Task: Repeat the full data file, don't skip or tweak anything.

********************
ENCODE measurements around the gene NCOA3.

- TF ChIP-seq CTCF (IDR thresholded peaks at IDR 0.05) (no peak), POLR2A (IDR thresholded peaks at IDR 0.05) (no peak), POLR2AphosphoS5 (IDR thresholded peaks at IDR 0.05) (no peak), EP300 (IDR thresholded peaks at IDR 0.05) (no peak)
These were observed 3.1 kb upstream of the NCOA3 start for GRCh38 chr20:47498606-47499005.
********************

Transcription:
ENCODE measurements around the gene NCOA3.

- TF ChIP-seq CTCF (IDR thresholded peaks at IDR 0.05) (no peak), POLR2A (IDR thresholded peaks at IDR 0.05) (no peak), POLR2AphosphoS5 (IDR thresholded peaks at IDR 0.05) (no peak), EP300 (IDR thresholded peaks at IDR 0.05) (no peak)
These were observed 3.1 kb upstream of the NCOA3 start for GRCh38 chr20:47498606-47499005.